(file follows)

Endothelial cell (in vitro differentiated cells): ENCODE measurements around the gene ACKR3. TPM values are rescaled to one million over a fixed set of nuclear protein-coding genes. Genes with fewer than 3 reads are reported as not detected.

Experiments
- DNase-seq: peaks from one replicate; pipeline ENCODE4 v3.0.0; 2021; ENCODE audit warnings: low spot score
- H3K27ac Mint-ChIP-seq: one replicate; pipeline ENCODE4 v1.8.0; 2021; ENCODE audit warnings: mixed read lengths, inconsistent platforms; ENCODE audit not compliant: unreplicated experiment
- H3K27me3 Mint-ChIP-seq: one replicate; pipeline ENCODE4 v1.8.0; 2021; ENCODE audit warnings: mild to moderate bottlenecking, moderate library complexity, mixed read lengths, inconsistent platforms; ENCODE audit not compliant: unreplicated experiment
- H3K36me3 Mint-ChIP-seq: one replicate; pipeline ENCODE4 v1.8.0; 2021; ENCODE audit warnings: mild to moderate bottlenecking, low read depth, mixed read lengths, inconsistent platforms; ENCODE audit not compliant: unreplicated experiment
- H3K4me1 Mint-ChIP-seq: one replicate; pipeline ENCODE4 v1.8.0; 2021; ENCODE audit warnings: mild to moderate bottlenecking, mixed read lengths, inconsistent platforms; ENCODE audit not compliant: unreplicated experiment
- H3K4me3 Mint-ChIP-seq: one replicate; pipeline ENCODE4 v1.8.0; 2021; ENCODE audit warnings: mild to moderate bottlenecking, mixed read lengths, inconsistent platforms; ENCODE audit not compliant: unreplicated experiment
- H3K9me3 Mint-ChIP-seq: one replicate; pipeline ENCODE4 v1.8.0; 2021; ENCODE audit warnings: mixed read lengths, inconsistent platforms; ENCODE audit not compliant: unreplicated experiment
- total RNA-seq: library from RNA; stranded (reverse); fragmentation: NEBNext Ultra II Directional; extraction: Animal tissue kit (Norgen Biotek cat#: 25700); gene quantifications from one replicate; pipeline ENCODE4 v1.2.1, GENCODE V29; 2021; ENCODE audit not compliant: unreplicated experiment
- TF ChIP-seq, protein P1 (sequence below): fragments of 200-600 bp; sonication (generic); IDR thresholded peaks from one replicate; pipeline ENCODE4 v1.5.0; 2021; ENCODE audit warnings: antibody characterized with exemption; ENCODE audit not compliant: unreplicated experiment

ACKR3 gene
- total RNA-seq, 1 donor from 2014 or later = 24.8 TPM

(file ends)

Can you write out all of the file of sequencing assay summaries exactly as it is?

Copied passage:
Endothelial cell (in vitro differentiated cells): ENCODE measurements around the gene ACKR3. TPM values are rescaled to one million over a fixed set of nuclear protein-coding genes. Genes with fewer than 3 reads are reported as not detected.

Experiments
- DNase-seq: peaks from one replicate; pipeline ENCODE4 v3.0.0; 2021; ENCODE audit warnings: low spot score
- H3K27ac Mint-ChIP-seq: one replicate; pipeline ENCODE4 v1.8.0; 2021; ENCODE audit warnings: mixed read lengths, inconsistent platforms; ENCODE audit not compliant: unreplicated experiment
- H3K27me3 Mint-ChIP-seq: one replicate; pipeline ENCODE4 v1.8.0; 2021; ENCODE audit warnings: mild to moderate bottlenecking, moderate library complexity, mixed read lengths, inconsistent platforms; ENCODE audit not compliant: unreplicated experiment
- H3K36me3 Mint-ChIP-seq: one replicate; pipeline ENCODE4 v1.8.0; 2021; ENCODE audit warnings: mild to moderate bottlenecking, low read depth, mixed read lengths, inconsistent platforms; ENCODE audit not compliant: unreplicated experiment
- H3K4me1 Mint-ChIP-seq: one replicate; pipeline ENCODE4 v1.8.0; 2021; ENCODE audit warnings: mild to moderate bottlenecking, mixed read lengths, inconsistent platforms; ENCODE audit not compliant: unreplicated experiment
- H3K4me3 Mint-ChIP-seq: one replicate; pipeline ENCODE4 v1.8.0; 2021; ENCODE audit warnings: mild to moderate bottlenecking, mixed read lengths, inconsistent platforms; ENCODE audit not compliant: unreplicated experiment
- H3K9me3 Mint-ChIP-seq: one replicate; pipeline ENCODE4 v1.8.0; 2021; ENCODE audit warnings: mixed read lengths, inconsistent platforms; ENCODE audit not compliant: unreplicated experiment
- total RNA-seq: library from RNA; stranded (reverse); fragmentation: NEBNext Ultra II Directional; extraction: Animal tissue kit (Norgen Biotek cat#: 25700); gene quantifications from one replicate; pipeline ENCODE4 v1.2.1, GENCODE V29; 2021; ENCODE audit not compliant: unreplicated experiment
- TF ChIP-seq, protein P1 (sequence below): fragments of 200-600 bp; sonication (generic); IDR thresholded peaks from one replicate; pipeline ENCODE4 v1.5.0; 2021; ENCODE audit warnings: antibody characterized with exemption; ENCODE audit not compliant: unreplicated experiment

ACKR3 gene
- total RNA-seq, 1 donor from 2014 or later = 24.8 TPM